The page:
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React Redux Tutorial: A Beginner’s Guide to Redux

by | Apr 2, 2018

Redux is a tiny JavaScript library (only 2kB, including dependencies) that makes managing the state of applications easier. At its core, Redux is a Flux implementation with a goal to make state mutations predictable application-wide. It has gained popularity as a complement to the React library for components-based JavaScript applications. Together, React Redux helps create large applications that scale, untangling state from components by creating a single source of truth for state across the application.

When applications are small, it’s fine to manage state within a component. As your application becomes more complex, however, you may end up with bloated components full of various methods for managing and updating state. This is a problem because you will quickly run into a scenario where multiple components need access to the same state.

By moving components’ state to an application-wide single source of truth, Redux helps create applications that behave consistently and scale more easily. In addition, you don’t update the state directly using Redux. Instead, you send state change requests through reducers using actions, allowing for serializing state changes and creating a time-travelling debugging option where you can track state changes over time.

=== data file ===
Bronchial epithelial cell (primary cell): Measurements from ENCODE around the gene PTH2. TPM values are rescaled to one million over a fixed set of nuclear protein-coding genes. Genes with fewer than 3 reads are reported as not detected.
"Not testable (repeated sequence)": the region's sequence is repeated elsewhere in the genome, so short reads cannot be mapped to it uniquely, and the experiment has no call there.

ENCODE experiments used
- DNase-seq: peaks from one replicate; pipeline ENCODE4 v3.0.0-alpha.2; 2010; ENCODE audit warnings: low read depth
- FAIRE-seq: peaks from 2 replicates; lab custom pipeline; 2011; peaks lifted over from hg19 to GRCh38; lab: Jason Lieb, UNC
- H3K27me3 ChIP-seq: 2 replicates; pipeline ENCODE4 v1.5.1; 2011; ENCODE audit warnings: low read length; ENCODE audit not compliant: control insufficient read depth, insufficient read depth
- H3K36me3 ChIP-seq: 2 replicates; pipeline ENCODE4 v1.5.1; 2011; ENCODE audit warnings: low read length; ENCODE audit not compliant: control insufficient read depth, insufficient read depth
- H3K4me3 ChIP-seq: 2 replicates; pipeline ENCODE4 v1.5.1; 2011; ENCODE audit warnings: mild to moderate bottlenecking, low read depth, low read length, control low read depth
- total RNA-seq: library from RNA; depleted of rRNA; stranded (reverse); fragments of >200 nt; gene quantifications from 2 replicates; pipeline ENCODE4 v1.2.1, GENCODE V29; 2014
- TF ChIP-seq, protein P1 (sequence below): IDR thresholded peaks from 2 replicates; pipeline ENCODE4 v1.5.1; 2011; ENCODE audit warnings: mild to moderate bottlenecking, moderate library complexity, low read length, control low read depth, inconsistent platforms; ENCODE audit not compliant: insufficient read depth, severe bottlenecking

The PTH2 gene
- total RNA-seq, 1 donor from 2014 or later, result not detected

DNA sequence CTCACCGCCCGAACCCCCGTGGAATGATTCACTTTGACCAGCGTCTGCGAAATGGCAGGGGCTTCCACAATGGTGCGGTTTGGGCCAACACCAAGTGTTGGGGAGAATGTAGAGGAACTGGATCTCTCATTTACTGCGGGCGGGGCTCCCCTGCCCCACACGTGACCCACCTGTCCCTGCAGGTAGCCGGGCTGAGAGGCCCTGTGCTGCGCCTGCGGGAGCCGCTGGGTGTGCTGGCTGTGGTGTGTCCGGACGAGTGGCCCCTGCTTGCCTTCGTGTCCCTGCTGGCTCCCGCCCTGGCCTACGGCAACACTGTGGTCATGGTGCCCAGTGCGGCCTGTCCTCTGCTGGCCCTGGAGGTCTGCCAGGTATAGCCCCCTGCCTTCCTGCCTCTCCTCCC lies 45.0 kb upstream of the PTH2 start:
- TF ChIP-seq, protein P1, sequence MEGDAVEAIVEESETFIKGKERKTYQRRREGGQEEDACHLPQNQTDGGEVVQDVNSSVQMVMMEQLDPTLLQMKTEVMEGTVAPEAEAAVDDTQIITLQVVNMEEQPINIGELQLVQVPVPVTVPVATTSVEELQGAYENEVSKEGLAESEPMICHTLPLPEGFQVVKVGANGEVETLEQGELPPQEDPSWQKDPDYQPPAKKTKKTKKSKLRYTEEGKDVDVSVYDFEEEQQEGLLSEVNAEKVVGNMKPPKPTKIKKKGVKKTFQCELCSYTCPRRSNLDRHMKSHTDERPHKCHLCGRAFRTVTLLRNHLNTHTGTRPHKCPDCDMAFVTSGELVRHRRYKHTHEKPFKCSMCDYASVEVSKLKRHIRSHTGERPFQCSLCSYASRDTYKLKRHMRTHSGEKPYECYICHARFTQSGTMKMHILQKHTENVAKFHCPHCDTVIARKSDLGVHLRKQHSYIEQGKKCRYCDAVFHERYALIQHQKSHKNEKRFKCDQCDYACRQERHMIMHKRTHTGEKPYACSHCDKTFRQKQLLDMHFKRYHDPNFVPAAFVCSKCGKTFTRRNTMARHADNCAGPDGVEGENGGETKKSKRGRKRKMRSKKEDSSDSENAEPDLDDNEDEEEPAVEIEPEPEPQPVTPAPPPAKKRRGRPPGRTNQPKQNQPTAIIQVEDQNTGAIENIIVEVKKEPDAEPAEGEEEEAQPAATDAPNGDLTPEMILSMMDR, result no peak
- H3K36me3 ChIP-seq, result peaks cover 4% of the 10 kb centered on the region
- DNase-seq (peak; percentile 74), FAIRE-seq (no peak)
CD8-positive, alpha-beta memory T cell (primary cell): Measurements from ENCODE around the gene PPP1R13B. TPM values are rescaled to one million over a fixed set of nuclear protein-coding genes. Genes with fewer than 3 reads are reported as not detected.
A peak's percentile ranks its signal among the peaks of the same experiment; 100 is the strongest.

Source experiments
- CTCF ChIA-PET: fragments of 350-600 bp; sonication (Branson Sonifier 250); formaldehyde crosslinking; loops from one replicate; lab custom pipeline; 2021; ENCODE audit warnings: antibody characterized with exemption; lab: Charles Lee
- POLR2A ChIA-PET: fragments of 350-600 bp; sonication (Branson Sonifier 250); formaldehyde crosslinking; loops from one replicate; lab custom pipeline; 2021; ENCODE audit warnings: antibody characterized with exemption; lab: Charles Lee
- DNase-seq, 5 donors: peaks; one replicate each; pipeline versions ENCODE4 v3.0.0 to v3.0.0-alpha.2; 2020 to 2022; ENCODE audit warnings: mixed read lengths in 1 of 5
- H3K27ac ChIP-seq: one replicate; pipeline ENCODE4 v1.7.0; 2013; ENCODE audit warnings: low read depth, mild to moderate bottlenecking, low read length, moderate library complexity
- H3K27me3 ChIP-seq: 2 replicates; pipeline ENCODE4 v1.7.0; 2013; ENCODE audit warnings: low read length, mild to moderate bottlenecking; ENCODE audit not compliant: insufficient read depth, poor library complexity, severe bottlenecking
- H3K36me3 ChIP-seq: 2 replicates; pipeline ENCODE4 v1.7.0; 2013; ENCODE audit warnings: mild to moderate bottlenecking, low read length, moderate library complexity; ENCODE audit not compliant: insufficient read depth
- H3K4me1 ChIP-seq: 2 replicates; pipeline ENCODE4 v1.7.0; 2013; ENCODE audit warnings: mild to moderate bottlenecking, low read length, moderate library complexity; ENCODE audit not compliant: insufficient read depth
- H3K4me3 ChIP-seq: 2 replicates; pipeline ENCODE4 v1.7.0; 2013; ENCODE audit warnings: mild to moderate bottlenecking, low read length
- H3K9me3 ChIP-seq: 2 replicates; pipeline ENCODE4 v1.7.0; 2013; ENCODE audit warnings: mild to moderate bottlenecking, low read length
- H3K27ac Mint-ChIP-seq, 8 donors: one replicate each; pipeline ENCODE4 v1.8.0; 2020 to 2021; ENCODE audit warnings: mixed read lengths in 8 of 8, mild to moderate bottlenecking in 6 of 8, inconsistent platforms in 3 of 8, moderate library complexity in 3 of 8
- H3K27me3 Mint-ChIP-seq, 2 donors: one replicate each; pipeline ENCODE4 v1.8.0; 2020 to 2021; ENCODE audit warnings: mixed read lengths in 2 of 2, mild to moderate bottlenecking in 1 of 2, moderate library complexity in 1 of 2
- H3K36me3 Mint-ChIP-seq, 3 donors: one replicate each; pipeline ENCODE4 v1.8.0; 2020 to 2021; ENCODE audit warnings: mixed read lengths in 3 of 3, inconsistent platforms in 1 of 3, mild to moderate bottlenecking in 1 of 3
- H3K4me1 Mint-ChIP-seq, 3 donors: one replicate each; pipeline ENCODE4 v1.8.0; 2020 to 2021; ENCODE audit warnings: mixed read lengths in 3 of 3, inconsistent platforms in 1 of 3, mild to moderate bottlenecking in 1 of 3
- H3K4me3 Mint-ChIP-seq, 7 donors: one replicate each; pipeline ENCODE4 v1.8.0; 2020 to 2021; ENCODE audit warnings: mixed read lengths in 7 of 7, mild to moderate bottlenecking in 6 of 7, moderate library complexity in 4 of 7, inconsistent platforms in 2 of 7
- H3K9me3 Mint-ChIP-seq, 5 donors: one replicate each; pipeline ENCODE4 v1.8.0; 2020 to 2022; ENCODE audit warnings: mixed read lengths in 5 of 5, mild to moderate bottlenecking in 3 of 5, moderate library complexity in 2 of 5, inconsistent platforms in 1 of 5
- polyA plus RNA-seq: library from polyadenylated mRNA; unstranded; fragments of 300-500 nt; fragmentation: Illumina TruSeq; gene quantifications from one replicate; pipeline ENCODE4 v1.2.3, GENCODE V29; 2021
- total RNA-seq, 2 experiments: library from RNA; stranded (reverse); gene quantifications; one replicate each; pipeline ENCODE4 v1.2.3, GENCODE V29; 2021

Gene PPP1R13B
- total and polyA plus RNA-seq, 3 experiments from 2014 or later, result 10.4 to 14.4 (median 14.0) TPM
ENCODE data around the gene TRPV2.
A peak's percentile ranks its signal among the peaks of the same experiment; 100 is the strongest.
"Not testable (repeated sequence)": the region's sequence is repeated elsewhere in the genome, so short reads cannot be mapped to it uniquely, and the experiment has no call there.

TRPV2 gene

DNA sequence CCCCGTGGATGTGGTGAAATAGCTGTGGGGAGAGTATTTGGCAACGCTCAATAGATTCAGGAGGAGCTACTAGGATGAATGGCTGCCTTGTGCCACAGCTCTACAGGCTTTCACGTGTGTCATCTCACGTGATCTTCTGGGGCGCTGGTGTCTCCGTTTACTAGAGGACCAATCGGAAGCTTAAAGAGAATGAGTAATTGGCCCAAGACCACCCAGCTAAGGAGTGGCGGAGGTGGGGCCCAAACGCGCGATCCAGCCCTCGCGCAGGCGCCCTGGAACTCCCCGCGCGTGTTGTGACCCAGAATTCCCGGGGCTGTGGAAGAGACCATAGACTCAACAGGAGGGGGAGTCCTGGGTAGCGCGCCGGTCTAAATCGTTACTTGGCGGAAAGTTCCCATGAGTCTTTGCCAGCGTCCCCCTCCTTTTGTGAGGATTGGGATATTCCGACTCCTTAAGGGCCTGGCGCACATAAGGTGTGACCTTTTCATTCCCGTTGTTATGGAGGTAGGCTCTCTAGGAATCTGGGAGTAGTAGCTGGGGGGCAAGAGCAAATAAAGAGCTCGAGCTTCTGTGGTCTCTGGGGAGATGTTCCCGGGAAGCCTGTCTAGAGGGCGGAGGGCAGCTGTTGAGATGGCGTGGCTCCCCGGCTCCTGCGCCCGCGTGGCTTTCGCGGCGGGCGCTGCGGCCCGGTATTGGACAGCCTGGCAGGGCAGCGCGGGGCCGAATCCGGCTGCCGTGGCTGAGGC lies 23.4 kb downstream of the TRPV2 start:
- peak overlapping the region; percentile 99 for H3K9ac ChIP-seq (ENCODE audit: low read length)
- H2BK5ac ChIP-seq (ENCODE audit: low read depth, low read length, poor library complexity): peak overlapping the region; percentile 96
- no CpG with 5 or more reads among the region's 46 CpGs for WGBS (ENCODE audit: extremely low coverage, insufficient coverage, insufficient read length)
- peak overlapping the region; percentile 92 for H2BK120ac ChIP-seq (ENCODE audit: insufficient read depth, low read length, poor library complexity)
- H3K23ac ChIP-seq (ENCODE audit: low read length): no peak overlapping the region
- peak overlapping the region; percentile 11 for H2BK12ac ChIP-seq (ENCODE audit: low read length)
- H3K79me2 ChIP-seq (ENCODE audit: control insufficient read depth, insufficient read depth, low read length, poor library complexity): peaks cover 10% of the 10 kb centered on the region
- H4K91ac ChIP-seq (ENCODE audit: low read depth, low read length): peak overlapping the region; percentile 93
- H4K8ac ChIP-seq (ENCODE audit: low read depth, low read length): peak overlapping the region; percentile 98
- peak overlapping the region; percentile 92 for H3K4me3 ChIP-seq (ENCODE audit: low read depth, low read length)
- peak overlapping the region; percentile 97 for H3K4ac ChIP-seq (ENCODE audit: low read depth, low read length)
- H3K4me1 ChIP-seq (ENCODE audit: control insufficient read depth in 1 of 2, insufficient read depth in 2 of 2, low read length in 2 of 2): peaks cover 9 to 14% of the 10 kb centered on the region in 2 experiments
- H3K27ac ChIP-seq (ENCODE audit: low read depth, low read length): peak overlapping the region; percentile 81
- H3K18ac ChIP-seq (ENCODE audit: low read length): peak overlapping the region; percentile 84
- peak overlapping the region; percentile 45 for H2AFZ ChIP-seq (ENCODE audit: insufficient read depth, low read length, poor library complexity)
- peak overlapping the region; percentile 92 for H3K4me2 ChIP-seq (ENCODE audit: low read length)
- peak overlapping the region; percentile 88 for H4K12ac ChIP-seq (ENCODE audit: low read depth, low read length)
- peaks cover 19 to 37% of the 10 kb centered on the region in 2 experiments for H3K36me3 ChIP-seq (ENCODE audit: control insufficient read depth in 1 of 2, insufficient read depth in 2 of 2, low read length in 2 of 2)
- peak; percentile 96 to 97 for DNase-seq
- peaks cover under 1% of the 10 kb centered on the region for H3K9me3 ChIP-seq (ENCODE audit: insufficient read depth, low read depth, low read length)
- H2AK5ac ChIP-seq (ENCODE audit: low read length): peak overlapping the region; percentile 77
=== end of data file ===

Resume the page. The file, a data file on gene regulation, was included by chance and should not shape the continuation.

Use Redux With or Without React (& Vice Versa)

In the developer world, it’s common to hear “React Redux” as if it’s one thing, but they’re actually two separate libraries. While React Redux is a popular combination (and there’s a pre-built integration for the two libraries), it’s possible to use React without needing Redux. The inverse is also true, Redux can work for plain Javascript applications or in concert with other libraries.

The reason why React and Redux work so well together, and are paired so often, is because Redux makes working with React much more manageable. Together, React Redux simplifies and standardizes state management in complex applications.

That said, you might not need Redux. Dan Abramov, co-author of Redux, has written about the tradeoffs of using Redux in your applications. Sometimes, it introduces unnecessary complexity and abstraction into your application. It shouldn’t be a standard library you use anytime you build a React app.

React already offers state management within components themselves, but each component has its own state. The real reason why you would want to go through the trouble of adding Redux is to separate “What happened?” from “What do we do about it?” at the application level.

You should think about using Redux when multiple components in React need to be able to access the same state, but they don’t have a parent-child relationship. Or, if it starts to get complicated passing down state to multiple components using props.

 

Keeping States Out of Components

It’s worth mentioning here that using local state is fine in many applications. There’s no inherent need to create an abstraction layer for managing state. Everything depends on context and weighing the tradeoffs of using React Redux.

That said, separating state from the component has the potential to make applications faster. Removing state from components untangles our code. Again, for a simple app this might not be an issue, but for complicated apps where multiple components interact and need to share state information, having a single source of truth quickly becomes important.

 

Updating State with React Redux